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September 2013 Issue
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Bulls eye on Makarora

Downstream from above Makarora Hut
Makarora Hut, four bunks
From Makarora River bridge, SH6

Makarora Hut, Mt Aspiring National Park

The problem with spring tramping – in the south, at least – is snow. Personally, I like to avoid plodding through it, camping on it, or being somewhere where it might slide down a hill and hit me.

So we looked for a bush track with a nice hut and no avalanche risk, and preferably somewhere we hadn’t been to.  Eventually, we zeroed in on Makarora Hut, in the headwaters of the Makarora River near Haast Pass/Tioripatea.

After a comfortable night by the Haast Highway, we awoke to find that the forecast rain, which was easing off, had fallen as snow up higher. Just 20 minutes from the road, Stewart Creek needed to be crossed below Stewart Falls. The map showed a big catchment with a small exit, which suggested a potential problem. However, although over knee deep, it proved to be a straightforward crossing.

The abyss

The abyss

Next we had to tackle the major hill of the trip. As with many hanging valleys, travelling upstream involved climbing steeply till well above a gorge and then, according to the map, descending gradually until easier ground was reached. A doddle, we thought. Two hundred metres took us into a trough, which we ascended to a point perhaps 150m above the gorge.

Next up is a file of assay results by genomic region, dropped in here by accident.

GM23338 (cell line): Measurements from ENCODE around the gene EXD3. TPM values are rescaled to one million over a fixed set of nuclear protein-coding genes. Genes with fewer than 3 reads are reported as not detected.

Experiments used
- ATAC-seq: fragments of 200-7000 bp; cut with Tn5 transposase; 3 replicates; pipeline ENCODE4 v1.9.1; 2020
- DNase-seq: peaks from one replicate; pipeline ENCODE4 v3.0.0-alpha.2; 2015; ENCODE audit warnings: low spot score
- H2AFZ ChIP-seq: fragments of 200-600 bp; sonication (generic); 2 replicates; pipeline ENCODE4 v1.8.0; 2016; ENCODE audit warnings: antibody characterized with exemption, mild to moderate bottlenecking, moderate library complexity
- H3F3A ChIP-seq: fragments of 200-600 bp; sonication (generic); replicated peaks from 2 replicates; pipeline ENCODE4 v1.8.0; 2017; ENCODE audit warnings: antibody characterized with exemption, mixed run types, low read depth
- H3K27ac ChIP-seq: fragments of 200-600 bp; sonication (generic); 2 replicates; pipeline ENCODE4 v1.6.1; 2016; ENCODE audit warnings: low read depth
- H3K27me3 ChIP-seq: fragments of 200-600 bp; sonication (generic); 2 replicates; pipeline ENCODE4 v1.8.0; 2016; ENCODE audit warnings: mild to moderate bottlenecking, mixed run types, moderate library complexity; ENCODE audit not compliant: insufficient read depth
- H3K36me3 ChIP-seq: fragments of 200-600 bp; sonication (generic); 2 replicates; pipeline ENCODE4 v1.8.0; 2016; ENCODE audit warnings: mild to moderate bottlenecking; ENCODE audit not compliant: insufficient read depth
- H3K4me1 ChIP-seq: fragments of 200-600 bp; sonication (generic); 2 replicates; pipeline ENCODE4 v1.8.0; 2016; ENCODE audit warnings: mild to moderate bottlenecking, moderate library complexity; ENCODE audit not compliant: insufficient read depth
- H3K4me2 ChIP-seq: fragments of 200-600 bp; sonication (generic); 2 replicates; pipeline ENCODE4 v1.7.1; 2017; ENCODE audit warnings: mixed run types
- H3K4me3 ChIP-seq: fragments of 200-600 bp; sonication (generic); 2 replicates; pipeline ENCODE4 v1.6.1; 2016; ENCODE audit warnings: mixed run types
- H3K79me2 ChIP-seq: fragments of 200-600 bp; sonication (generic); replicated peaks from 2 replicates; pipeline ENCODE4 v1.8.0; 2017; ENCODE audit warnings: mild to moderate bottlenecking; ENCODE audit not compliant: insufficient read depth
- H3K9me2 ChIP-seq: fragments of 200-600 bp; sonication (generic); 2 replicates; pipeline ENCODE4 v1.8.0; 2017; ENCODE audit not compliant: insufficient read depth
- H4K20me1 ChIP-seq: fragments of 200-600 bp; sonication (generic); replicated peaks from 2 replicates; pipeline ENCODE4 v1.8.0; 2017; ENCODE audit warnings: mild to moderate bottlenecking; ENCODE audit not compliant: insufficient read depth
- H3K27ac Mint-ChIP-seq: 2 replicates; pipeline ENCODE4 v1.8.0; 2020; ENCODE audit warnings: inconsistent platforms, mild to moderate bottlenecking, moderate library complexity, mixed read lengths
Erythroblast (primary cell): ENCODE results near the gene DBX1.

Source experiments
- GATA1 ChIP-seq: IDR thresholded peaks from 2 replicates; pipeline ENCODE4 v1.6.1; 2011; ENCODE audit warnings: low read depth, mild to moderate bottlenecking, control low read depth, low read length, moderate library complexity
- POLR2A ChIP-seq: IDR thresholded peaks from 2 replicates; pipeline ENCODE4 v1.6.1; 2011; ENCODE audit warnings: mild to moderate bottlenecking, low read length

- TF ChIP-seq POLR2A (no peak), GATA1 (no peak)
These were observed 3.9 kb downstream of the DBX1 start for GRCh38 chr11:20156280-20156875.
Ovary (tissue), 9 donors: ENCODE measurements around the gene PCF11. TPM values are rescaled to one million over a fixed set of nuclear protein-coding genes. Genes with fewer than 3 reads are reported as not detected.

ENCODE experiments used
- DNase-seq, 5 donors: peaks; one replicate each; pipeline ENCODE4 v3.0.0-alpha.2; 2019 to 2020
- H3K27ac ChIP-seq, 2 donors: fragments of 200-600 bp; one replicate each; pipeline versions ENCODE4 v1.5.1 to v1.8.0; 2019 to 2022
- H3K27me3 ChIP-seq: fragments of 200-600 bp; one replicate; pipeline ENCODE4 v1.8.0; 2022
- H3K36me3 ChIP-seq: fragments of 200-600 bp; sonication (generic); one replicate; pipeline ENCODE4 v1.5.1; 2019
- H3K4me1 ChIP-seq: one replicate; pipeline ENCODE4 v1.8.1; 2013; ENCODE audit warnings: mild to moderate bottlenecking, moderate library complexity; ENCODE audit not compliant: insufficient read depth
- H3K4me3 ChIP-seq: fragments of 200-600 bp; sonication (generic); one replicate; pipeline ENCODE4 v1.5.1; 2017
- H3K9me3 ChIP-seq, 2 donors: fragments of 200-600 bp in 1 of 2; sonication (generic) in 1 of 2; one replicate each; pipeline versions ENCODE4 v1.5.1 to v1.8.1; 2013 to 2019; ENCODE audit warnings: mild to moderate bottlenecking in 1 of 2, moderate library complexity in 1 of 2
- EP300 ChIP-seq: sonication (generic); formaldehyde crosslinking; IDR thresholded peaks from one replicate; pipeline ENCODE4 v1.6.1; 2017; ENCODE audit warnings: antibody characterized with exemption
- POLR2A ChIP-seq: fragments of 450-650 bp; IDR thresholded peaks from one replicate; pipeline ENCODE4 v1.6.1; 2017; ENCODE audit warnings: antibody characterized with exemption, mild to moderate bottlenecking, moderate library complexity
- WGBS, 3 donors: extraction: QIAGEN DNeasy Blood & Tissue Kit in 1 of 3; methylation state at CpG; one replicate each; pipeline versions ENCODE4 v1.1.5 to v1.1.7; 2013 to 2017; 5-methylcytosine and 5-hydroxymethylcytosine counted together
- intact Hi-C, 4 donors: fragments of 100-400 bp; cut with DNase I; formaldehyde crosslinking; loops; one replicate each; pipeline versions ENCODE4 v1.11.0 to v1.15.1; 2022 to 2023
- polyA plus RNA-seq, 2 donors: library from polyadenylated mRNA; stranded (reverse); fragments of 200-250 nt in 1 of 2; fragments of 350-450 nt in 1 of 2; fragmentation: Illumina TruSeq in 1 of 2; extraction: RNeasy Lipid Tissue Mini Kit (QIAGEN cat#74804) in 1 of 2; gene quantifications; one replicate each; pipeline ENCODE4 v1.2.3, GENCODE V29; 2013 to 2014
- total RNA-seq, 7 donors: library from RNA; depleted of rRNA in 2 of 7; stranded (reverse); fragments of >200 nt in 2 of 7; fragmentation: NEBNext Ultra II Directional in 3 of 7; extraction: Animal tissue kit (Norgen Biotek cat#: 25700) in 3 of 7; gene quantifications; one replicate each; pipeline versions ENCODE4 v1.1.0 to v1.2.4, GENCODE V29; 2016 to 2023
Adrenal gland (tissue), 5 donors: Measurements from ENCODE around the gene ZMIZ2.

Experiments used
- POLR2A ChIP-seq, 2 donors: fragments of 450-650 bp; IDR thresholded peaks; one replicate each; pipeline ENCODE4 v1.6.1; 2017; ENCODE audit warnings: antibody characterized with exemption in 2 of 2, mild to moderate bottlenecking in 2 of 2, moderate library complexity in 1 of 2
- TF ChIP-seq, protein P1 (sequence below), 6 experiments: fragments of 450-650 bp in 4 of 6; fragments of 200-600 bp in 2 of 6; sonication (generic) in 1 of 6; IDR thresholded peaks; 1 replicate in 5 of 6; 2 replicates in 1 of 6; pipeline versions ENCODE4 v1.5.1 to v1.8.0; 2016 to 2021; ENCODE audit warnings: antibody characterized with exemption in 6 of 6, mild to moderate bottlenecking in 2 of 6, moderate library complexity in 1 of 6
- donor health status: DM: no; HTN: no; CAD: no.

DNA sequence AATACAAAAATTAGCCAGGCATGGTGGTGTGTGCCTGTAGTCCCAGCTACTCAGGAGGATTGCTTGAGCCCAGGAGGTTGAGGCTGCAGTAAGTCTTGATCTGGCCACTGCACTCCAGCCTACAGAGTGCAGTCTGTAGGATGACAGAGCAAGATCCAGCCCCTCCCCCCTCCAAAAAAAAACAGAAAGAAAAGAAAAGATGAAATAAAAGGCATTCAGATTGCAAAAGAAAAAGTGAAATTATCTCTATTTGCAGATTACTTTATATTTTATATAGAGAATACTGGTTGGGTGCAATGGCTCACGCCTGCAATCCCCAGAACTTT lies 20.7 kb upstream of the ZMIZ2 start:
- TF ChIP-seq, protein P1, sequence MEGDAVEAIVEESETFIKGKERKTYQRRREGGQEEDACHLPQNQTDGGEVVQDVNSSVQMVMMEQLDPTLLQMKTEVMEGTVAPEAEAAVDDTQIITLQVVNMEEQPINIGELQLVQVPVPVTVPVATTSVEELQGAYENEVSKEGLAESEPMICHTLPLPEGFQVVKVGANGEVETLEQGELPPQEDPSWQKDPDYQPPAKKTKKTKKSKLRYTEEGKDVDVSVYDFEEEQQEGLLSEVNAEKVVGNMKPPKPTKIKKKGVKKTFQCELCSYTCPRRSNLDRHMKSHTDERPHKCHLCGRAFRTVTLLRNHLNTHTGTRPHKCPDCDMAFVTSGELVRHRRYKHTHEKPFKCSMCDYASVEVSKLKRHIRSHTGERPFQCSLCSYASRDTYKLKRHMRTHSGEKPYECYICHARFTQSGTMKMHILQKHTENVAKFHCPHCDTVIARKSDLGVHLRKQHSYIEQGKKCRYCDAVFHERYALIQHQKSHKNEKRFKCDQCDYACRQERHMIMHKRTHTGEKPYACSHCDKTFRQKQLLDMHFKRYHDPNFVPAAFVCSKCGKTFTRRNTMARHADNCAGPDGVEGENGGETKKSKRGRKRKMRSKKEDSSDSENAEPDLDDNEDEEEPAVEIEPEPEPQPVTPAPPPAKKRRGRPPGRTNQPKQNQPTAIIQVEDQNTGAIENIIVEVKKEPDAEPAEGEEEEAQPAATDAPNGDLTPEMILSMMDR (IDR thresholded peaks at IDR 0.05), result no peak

After a short descending sidle, we had to slither down an old slip. Here. One of our party discovered that cheap trekking poles bought online are not up to this sort of terrain when one of his collapsed under its load, and was joined by its mate within the hour.

More sidling ensued, with the occasional counter-intuitive ascent and another fiddly descent with a poor run out. Two hours from the road saw us close to the river for the first time, at a point where it appeared to disappear into an abyss. We thought we’d cracked it at this point, but the gorge wasn’t quite finished with us yet. There were a couple of places where big climbs were needed, inevitably followed by losing all that hard-won altitude. One side stream required caution, as it had to be crossed on a slippery down-sloping slab just above a waterfall.

We reached the flats just after 2pm and forty five minutes, and two (avoidable) river crossings, later we were enjoying sunshine at Makarora Hut. It’s an ex-forest service four bunker, built in 1960 at a cost of £369.19.7. How do I know trivia like this? Because on the walls there’s a copy of an old file card detailing the costs, construction and location. The hut has had a makeover since then, with a pot belly stove, plywood linings and possibly insulation added. The hut book was 10 years old but only half full and recorded 76 bed-nights in the last year. We were the first people there in five months.

A stroll up the valley revealed Mt Brewster trying to emerge from clouds and I got a glimpse of David Glacier clinging to the southern side of Mt Armstrong.

Ross and Barry Flamank at Makarora Hut

Ross and Barry Flamank at Makarora Hut

Back at the hut, a sumptuous meal was followed by a couple of drams, and the temperature dropped enough for us to light a fire.

At 4:30am there was sudden and violent change in the weather. When we eventually surfaced, the occasional break in the clouds revealed more fresh snow on the tops. It was a bleak trip down the flats, with parkas fully shut down and balaclavas and mittens essential. In the gorge, most of the gnarly bits seemed simpler in reverse. I was particularly pleased to see that the slippery-bottomed creek hadn’t risen much, and that foot placements and hand holds were better in this direction.

As we slid back towards Stewart Creek, the rain started to ease and it had stopped by the time we reached the road.

– David Barnes